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Discussion Starter · #1 ·
I was wondering what makes a bigger difference, i want to make an upgrade

my sled is a 1996 Arctic Cat Cougar 550


My sled is 121, and i want to do a deep snow upgrade, I trail ride(40) and ditchbang and woods trail ride(60).

should i get rail extentions or a bigger lug?

I have .75 lugs now, and sometimes it feels like i have a flat track, it just spins.

i am planning to get a smaller drive sprocket and get 1.75" lugs

dennis kirk says 1.5" will fit stock, so i think it should work
 

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You will probably have to put on smaller drive cogs. They're not easy to get off, and I would imagine not very easy to put back on. Get rail extensions and go to about a 1.25 or 1.3'' lug and call it good.
 

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Discussion Starter · #3 ·
Yeah, your right.

I think rail extentions to 136 with 1.5" lugs would do well.


My snowmobile is a 1996 Cougar 550, Im not sure what skid it has or what chassis it is, so im having trouble finding rail extentions

do you think you could grab a link and throw it up here for me? i just dont want to buy rail extentions what dont fit.

I can get a cheap track on Craigslist Locally thats 136, so this will be a surprisingly cheap upgrade
 

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Lugs are king in the deep stuff. A lightweight sled with a 121x2 would do fine in just about any snow.

I would think a '96 550 Cougar with a 136x1.5 would be pretty decent for what you want. Just remember that more rubber means more weight, and deeper lugs *will* shave some speed off your top end.
 

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The Cougar is the same as the ZR/ZL chassis. It will have either a 121" or 136" track, easy to tell, is your sled a 2 up?

I run 121x15x1" track on my Wildcat and it will go anywhere I choose to go.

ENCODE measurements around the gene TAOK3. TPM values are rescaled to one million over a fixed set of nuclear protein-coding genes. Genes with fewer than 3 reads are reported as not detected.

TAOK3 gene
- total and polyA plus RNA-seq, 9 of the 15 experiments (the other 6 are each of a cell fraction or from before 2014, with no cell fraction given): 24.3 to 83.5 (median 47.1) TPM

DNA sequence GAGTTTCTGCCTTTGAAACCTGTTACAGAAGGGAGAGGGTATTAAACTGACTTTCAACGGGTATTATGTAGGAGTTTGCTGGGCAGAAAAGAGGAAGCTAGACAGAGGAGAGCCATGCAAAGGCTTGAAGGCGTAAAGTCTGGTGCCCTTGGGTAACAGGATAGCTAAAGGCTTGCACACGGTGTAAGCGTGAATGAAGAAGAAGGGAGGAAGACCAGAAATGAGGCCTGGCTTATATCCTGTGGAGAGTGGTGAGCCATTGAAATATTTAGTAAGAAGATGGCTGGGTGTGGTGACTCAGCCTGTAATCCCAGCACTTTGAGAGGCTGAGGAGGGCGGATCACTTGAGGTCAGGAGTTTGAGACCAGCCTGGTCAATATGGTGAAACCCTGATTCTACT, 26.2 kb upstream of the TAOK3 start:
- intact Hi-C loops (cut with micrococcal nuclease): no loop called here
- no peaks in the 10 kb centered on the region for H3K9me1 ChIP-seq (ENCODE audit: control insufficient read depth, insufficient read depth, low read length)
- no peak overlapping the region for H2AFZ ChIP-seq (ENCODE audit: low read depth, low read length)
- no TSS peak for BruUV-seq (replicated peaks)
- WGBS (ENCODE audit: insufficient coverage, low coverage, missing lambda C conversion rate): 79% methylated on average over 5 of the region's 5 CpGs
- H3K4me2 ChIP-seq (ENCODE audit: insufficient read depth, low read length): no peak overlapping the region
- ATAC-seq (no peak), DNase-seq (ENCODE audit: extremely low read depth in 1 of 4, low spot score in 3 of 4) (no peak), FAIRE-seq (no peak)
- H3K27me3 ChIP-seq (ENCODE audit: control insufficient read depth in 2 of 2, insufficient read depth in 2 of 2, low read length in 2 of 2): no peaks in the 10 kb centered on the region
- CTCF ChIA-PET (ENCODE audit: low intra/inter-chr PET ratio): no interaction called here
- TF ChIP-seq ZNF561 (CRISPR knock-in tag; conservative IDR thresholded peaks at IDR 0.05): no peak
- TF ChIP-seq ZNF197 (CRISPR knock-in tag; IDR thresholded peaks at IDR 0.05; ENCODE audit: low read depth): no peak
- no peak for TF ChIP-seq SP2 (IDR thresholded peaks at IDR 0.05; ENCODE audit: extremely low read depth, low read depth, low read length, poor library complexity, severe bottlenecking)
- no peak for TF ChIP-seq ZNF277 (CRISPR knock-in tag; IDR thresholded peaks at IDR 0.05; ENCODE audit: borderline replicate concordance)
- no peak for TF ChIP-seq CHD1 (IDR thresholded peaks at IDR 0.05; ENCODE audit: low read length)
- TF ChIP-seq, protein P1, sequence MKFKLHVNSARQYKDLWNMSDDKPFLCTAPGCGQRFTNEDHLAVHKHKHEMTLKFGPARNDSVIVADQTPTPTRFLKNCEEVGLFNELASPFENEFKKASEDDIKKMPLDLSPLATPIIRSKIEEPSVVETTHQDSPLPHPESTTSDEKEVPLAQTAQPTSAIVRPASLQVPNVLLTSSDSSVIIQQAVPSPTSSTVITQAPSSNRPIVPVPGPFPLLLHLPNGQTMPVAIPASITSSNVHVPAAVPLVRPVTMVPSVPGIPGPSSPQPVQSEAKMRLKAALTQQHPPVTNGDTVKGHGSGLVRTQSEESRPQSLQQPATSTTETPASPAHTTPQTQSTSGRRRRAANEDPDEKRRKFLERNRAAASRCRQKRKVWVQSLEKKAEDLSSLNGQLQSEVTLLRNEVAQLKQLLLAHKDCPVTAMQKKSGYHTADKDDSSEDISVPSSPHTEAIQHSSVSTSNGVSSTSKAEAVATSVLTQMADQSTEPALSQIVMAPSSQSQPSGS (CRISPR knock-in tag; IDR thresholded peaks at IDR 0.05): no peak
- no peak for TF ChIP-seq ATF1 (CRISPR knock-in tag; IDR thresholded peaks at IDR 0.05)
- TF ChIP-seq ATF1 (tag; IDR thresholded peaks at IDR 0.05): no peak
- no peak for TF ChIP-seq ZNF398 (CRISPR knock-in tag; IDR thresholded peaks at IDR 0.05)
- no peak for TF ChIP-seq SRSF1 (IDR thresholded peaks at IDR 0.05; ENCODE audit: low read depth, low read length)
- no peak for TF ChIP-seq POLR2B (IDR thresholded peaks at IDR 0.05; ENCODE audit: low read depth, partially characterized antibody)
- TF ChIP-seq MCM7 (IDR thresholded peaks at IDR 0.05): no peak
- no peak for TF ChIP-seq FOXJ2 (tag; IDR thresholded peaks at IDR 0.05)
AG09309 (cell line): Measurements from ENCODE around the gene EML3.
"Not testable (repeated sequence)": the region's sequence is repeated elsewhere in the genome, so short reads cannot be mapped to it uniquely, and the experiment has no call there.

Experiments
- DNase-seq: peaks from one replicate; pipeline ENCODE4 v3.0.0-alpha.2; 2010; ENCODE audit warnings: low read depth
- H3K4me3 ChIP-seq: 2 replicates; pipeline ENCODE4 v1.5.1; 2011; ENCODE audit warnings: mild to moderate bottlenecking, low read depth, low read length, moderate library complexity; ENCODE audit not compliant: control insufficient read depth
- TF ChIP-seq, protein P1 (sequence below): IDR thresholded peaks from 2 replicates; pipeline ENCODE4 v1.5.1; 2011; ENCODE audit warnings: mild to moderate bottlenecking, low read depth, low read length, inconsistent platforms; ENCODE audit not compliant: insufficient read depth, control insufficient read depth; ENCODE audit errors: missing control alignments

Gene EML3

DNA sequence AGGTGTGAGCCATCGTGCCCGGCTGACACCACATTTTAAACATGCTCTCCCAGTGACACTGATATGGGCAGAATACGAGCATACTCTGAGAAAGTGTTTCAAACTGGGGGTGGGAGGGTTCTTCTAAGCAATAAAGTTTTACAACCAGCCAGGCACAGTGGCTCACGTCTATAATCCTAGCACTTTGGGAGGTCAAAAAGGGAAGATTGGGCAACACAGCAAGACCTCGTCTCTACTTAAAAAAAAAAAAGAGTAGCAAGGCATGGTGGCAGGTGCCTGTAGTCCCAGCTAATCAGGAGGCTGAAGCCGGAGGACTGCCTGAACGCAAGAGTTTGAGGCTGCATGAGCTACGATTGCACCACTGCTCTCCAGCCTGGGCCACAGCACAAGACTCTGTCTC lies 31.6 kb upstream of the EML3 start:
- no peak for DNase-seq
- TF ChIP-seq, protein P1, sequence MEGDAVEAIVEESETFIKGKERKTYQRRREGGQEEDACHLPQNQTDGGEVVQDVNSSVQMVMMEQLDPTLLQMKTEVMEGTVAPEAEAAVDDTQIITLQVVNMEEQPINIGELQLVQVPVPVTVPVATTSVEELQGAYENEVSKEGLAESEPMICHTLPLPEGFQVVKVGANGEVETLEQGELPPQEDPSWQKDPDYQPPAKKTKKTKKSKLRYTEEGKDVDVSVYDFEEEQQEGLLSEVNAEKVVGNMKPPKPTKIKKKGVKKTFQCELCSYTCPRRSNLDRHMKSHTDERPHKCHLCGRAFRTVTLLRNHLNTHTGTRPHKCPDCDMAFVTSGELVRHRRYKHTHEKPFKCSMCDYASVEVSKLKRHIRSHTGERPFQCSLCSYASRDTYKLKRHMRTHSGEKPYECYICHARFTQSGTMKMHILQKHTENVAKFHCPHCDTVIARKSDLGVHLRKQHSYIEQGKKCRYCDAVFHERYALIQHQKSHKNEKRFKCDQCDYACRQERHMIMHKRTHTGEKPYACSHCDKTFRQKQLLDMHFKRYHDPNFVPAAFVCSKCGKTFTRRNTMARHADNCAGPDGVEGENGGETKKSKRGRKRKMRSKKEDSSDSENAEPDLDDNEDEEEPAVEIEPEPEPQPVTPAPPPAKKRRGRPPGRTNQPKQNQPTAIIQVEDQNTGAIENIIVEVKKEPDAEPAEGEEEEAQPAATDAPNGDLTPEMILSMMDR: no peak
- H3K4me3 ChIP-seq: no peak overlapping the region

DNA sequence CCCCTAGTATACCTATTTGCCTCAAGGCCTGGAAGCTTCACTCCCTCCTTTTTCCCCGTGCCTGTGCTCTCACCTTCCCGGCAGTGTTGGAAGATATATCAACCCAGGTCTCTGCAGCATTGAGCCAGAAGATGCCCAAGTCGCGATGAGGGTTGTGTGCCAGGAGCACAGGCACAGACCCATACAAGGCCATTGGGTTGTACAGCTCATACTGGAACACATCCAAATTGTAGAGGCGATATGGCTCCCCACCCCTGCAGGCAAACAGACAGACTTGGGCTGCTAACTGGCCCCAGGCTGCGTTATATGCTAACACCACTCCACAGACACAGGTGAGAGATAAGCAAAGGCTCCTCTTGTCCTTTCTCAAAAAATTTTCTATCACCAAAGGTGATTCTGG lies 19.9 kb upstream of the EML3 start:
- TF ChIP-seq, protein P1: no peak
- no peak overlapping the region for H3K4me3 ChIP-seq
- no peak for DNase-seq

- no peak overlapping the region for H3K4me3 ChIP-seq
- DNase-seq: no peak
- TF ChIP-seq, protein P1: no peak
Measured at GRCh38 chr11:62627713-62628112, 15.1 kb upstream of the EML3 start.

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I would just get a skid and track off of like a Pantera, 136 X1" and you will really know the difference! Another good upgrade is the 580 jugs with the triple exhaust ports!
 

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Discussion Starter · #7 ·
wait does the 580 have the same bore? would the jugs just fit on?


does anyone know any sites for rail extentions, a link would be awesome

my sled has 4750 miles, it runs good, when should i have rebuild the engine, can i go this season, and just do it next summer?
 

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Rebuild over the summer.
The stroke is the same, the bore is bigger. If you swap to the 580 jugs, you will also need the pistons to match, otherwise the jugs just bolt on.

It may actually be cheaper to find a 136 skid, but here is a link for Tracks USA.
Tracks USA, Largest Dealer of Snowmobile Tracks and Parts

You will also need to buy/make a tunnel extension too.
 

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... I run 121x15x1" track on my Wildcat and it will go anywhere I choose to go.
Not where I live now... :p

Heard you've been getting some real cool temps out your way recently. -13f last night??? I miss the NY trail sytem, but I don't miss those temps.
 

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Keep in mind how low it engages (3400, stock is actually 3800), and rider skill level too.
I go through snow that others with longer tracks are getting stuck in.
 

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Discussion Starter · #11 ·
im in maine, and we got -15f last night, today is cold to, last period of the day(grrr school), then times for some ripping, cant weight.

Ive read a lot about the 580 engine being kinda trashy, is this not true? what is the mythical problem they have?